Why You Should Make More Short Songs

Why You Should Make More Short Songs

Photo credit: BandLab

Let me start by saying, you can do whatever the heck you want as a musician.

But this post is about the growing trend of short songs, why you may or may not want to make more short songs, and seven examples of timeless short songs.

Let’s Define “Short Songs”

Before we talk about the benefits and downsides of making short songs, we have to define what a “short song” is. For the purpose of this article, let’s define a short song as between 30 seconds and 2:30 minutes.

We’ll say at least 30 seconds because that’s the minimum stream length required for Spotify to pay out a song. And we’ll cap it at 2:30 because we want it to be below the average song length of just over 3 minutes.

The Average Song Length Is Going Down

Since the 1990s, the average song length has been going down, settling at about 3:15 today, according to The Washington Post. And it may continue to decrease because “social media is nudging song lengths downward.”

“The attention span for any entertainment has changed a lot,” said Erika Nuri Taylor, a Grammy-nominated songwriter. “People are interested for two minutes and then they want to switch to the next thing – the next song, the next video, the next TikTok. It’s constant scrolling and bouncing around.”

For example, at this year’s Grammy Awards, 28 of the 144 nominated songs were under three minutes long. That’s 19% of the songs nominated. While in 2023, 14% of the songs nominated were under three minutes.

Now, I know the Grammy Awards are not the best representation of the music industry as a whole. It’s mainly just famous artists patting each other on the back. But it does somewhat match the downward trend of song length.

Are You Stuck…Or Is the Song Done?

As a songwriter, you have a folder on your phone or computer (or maybe a paper folder if you’re old-fashioned) with unfinished songs. I know this because I am also a songwriter. This is what songwriters do – start songs and only finish a small portion of them.

But ask yourself, did you get stuck on those songs? Or are some of them actually done? Who says a song has to have two or three verses, a chorus, and a bridge? Maybe the song just needed a verse and a chorus. Maybe it just needs a verse, refrain, verse, refrain. Maybe it’s simpler than you think it has to be.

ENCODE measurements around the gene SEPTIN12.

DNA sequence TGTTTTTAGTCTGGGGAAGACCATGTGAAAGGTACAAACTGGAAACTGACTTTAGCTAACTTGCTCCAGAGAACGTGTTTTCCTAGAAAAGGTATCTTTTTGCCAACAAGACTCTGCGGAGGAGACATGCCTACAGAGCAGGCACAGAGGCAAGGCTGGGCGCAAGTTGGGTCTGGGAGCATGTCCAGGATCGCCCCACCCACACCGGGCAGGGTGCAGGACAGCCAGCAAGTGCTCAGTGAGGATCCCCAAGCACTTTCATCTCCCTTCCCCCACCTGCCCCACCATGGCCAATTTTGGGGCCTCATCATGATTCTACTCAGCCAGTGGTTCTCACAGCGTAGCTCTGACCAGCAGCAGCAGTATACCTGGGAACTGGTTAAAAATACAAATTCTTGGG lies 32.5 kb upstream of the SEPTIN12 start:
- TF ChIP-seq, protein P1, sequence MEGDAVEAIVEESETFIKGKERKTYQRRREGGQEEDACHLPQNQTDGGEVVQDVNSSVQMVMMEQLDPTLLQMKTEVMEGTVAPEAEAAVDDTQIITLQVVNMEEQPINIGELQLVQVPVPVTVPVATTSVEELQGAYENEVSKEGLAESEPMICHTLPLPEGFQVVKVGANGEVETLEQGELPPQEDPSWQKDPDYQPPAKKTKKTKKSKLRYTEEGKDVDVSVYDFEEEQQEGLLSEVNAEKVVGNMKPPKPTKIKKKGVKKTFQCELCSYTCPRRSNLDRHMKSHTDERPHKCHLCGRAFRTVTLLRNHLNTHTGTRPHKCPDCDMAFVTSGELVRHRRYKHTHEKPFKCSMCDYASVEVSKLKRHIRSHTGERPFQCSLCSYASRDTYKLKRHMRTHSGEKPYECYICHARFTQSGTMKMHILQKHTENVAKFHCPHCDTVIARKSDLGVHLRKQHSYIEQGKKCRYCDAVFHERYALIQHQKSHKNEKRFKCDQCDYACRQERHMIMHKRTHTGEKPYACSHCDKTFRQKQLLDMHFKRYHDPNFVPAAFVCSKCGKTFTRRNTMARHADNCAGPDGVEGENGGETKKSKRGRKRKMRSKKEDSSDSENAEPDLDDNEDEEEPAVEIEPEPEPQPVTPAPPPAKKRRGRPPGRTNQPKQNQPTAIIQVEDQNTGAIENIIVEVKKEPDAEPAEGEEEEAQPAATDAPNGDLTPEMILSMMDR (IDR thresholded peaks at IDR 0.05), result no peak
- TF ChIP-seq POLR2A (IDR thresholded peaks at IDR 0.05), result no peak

These are really interesting questions to ask yourself. Because, as full-time indie artist Nic D says in the video above, the most common hangup for songwriters is trying to write one more verse. That extra verse can cause a song to stop dead in its tracks and never see daylight. Usually, it’s verse two that’s the obstacle.

Music has guidelines, but not rules. You can structure a song however you want. But you should never write more of a song just for the sake of making it “long enough.” Maybe the song is done, and maybe you just wrote a short song. Free yourself of the hard-and-fast rule that a song must be a certain length.

As the famous saying goes, “Done is better than perfect.” This means finishing something is better than working on it forever until you think it’s perfect. Perfect will continue to move away from you as time goes on because your taste will keep improving. So you will never reach perfect.

The Downsides of Short Songs

Now, there are some downsides to writing short songs (30 seconds to 2:30 minutes). Let’s briefly talk about them…

Less time to tell a story

If you’re a storytelling songwriter, you may feel constricted by short songs. It may feel like there’s less time for you to tell a story, and that can definitely be true.

Less time to build the song

Short songs mean there’s less time to build the song the way you may want to. If you want it to go from quiet and gentle to big and epic, it can be hard to do that in under 2-and-a-half minutes. So the musical journey may not feel long enough at times.